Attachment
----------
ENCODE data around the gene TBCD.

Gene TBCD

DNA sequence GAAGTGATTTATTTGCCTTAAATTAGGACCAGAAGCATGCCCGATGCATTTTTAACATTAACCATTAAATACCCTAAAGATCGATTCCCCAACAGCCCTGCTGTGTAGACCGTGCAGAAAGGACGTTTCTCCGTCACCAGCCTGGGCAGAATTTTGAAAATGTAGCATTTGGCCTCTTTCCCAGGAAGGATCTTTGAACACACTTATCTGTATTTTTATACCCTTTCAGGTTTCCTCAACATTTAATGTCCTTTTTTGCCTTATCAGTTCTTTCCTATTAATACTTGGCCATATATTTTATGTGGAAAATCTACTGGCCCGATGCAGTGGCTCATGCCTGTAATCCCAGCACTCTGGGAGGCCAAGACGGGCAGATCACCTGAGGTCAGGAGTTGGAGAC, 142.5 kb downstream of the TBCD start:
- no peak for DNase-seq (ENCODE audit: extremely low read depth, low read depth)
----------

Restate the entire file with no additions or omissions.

ENCODE data around the gene TBCD.

Gene TBCD

DNA sequence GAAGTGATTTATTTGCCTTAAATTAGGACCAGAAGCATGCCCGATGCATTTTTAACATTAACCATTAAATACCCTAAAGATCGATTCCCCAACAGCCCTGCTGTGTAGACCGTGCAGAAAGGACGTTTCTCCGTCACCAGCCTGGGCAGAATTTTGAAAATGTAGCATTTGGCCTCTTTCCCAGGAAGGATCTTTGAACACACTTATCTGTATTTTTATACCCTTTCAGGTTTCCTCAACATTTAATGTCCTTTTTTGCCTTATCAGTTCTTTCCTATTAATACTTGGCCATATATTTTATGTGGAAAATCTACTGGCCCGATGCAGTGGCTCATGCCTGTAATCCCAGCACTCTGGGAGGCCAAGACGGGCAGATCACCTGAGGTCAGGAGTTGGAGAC, 142.5 kb downstream of the TBCD start:
- no peak for DNase-seq (ENCODE audit: extremely low read depth, low read depth)